Warriors

Warriors takeaways: What we learned from 141-102 win over Spurs

Warriors takeaways: What we learned from 141-102 win over Spurs

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OAKLAND -- After a tight first quarter, the Warriors ran a basketball clinic on the San Antonio Spurs and cruised to a 141-102 victory Wednesday night at Oracle Arena.

Six players scored in double figures, led by Klay Thompson (26 points) and Kevin Durant (23) as the Warriors moved to 38-15 and a 1.5-game lead over the Denver Nuggets in the Western Conference.

The game was never in doubt after Warriors throwback unit, the “Hamptons 5” -- Stephen Curry, Andre Iguodala, Draymond Green, Thompson and Durant -- went on a 13-2 run over the final 2:50 of the first half to give the Warriors a 66-52 advantage.

Here are three takeaways from the victory, the fourth time this season the Warriors have won by at least 30 points -- all in the past four weeks:

Durant sends a message

Durant, who has been verbally quieter than at any time in his Warriors career, spoke loudly with his game from the start, making his first six shots and scoring 15 points in the first quarter.

He was more physically demonstrative than he has been of late and submitted his most efficient shooting game since Dec. 3 at Atlanta

Durant’s 23 points came on 9-of-13 shooting, including 3-of-4 from deep while going 2-of-2 from the line. He played 29 minutes, recorded nine assists, eight rebounds, three steals and finished plus-28.

If he was out to prove a point -- that his demeanor is not an issue, as the Warriors have been contending -- he was a rousing success.

Boogie’s Night, Part VIII

In his eighth game since returning Jan. 18, Cousins continued to show progress, scoring 15 points (3-of-6 from the field, 0-of-2 from beyond the arc), grabbing six rebounds, handing out three assists and blocking two shots.

Cousins played only 17 minutes -- the Warriors took a 32-point lead into the fourth quarter -- and finished plus-8.

Cousins took another hard fall, after which he was limping slightly. He remained in the game, however.

Iguodala’s massive impact

One of the most reliable barometers of how the Warriors are playing is the effectiveness of Iguodala. He was highly, highly effective at both ends on Wednesday.

Iguodala scored 11 points on 5-of-7 shooting, including 1-of-3 from beyond the arc. He added six rebounds, four assists and, by rough estimate, about eight "hockey assists". He played 19 minutes and finished a whopping plus-36.

Why Mychal Thompson was nervous for Klay's first game vs. Kobe Bryant

Why Mychal Thompson was nervous for Klay's first game vs. Kobe Bryant

Klay Thompson is just about the most cool, calm, collected player in the NBA. He never gets rattled and he's never nervous.

But Klay's dad Mychal is a different story.

The elder Thompson posted a photo on Twitter on Monday from Klay's very first game against Los Angeles Lakers legend Kobe Bryant, and he revealed that he was nervous to watch his son face his idol.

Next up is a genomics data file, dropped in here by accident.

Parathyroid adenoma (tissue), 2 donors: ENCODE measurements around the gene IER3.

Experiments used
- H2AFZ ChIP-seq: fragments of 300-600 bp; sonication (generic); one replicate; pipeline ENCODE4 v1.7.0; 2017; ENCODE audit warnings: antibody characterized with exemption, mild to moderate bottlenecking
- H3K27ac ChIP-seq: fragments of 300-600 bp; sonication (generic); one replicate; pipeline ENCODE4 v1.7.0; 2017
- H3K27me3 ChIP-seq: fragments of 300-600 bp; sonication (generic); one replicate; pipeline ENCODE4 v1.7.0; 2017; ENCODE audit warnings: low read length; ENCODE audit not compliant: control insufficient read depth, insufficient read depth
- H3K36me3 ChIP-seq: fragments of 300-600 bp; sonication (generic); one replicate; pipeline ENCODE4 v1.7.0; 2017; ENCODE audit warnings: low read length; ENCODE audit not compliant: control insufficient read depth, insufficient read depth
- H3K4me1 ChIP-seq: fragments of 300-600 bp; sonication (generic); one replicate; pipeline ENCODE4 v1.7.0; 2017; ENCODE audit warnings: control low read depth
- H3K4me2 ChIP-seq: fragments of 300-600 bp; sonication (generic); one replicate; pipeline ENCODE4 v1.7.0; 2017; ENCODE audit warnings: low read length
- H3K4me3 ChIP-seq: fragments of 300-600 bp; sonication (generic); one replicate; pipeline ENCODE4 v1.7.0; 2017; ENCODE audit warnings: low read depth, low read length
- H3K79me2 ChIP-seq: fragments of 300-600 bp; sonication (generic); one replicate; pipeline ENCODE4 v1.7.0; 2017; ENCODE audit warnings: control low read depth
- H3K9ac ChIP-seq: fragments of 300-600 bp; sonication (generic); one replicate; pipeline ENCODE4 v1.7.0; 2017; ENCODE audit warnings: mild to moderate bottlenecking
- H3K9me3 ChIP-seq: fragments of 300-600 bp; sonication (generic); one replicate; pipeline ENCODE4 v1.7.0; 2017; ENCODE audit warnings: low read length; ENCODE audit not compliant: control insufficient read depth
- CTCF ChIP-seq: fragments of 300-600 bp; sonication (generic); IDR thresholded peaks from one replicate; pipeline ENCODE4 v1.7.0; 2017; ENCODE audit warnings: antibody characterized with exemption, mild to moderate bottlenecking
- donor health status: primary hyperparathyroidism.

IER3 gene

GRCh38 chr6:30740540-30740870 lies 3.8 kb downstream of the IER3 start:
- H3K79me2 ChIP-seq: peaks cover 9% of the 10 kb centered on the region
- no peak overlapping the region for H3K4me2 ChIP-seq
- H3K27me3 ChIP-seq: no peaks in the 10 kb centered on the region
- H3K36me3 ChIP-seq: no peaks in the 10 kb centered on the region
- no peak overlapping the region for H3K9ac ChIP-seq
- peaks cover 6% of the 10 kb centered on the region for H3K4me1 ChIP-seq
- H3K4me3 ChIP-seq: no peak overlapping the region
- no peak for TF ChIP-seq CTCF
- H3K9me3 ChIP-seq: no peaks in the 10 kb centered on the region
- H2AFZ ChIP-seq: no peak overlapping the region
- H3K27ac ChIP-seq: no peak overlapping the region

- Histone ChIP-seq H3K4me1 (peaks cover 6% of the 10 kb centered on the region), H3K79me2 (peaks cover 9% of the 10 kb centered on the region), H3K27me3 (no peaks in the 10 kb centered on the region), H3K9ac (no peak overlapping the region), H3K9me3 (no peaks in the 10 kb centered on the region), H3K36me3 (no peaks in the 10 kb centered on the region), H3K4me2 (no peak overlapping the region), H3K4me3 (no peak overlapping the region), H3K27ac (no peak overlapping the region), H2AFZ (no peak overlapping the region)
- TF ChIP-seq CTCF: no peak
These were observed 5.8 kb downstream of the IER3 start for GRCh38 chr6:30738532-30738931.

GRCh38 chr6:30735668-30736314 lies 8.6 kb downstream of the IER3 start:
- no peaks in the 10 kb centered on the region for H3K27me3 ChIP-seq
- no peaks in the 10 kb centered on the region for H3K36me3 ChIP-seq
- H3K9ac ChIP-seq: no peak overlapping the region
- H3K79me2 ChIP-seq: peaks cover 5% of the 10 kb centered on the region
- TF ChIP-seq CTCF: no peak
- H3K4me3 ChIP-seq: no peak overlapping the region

Mychal said he was nervous because of the way Kobe treated rookies he faced. In that game, on Jan. 6, 2012, Bryant 39 points, seven assists and four rebounds in the Lakers' 97-90 win over the Warriors.

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Klay, in just his seventh career game, scored 14 points off the bench.

Born in Los Angeles, Klay grew up worshipping the late Bryant. Just this week, the Warriors star stopped by Staples Center to pay his respects to Bryant and his daughter Gigi, who died in a helicopter crash on Jan. 26.

[RELATED: Steph had "major FOMO" when NBA bubble games began]

Based on the photo of Klay guarding Kobe eight years ago, it doesn't look like the 2011 No. 11 overall draft pick was nervous at all.

Steph Curry says NBA players upsetting President Trump doing 'right thing'

Steph Curry says NBA players upsetting President Trump doing 'right thing'

Steph Curry isn't able to peacefully protest in Orlando, Fla., but he's proud of what his NBA peers are doing with their platform.

Throughout the NBA restart at the ESPN Wide World of Sports complex, entire teams have taken a knee during the playing of the national anthem to protest racial and social injustices. Players are wearing social justice messages on their uniforms. They are using their Zoom conference calls with reporters to call for equality and for the Louisville police officers who shot Breonna Taylor to be arrested.

In particular, United States President Donald Trump has taken exception to NBA players kneeling during the national anthem, stating that he's turning off games because of the action.

But Curry believes if NBA players are angering President Trump, their message is the right one.

“My barometer is always, if the current president is upset about something that somebody’s speaking out on, then you’re probably saying the right thing," Curry told The New York Times' Marc Stein on Monday. "Whether they’ve knelt, or sacrificed an interview to talk about Breonna Taylor, or whatever’s important, they’re talking about it and they’re backing it up with action.”

Los Angeles Lakers star LeBron James spoke to reporters last week about President Trump turning off NBA games because players are kneeling.

"I really don't think the basketball community are sad about losing his viewership, him viewing the game," James said last Wednesday. "And that's all I got to say."

[RELATED: Seth Curry believes missing NBA restart tough for Steph]

Curry, LeBron and the rest of the NBA community understand what they are trying to accomplish with their actions and words. They are making a push for justice and equality in society. They are not concerned with President Trump's opposition.

And as Curry indicated, if the current president opposed what they are doing, they should keep doing what they are doing.